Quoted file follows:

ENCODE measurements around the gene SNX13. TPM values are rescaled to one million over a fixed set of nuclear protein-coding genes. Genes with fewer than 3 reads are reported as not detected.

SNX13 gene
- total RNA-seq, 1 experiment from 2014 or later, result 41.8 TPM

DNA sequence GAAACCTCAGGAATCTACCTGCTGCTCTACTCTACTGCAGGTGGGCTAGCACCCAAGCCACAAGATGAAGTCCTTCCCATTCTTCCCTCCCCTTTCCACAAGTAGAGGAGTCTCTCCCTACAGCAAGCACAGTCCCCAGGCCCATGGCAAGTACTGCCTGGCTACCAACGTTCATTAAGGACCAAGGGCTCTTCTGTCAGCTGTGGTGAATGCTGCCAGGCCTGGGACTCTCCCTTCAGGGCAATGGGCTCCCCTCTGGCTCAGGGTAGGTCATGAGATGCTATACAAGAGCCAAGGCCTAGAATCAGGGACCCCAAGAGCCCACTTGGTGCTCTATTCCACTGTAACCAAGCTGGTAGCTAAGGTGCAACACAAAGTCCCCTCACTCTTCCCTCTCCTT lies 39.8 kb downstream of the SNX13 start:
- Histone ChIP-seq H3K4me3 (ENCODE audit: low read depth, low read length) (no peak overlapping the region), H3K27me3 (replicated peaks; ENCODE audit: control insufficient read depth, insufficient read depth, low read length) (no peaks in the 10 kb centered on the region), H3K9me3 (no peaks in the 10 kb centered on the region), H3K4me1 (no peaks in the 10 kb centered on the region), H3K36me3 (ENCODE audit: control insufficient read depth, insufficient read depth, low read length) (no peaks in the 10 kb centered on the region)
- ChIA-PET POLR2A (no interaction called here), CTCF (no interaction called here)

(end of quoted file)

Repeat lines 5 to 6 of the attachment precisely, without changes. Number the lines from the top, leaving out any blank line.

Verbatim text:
- Histone ChIP-seq H3K4me3 (ENCODE audit: low read depth, low read length) (no peak overlapping the region), H3K27me3 (replicated peaks; ENCODE audit: control insufficient read depth, insufficient read depth, low read length) (no peaks in the 10 kb centered on the region), H3K9me3 (no peaks in the 10 kb centered on the region), H3K4me1 (no peaks in the 10 kb centered on the region), H3K36me3 (ENCODE audit: control insufficient read depth, insufficient read depth, low read length) (no peaks in the 10 kb centered on the region)
- ChIA-PET POLR2A (no interaction called here), CTCF (no interaction called here)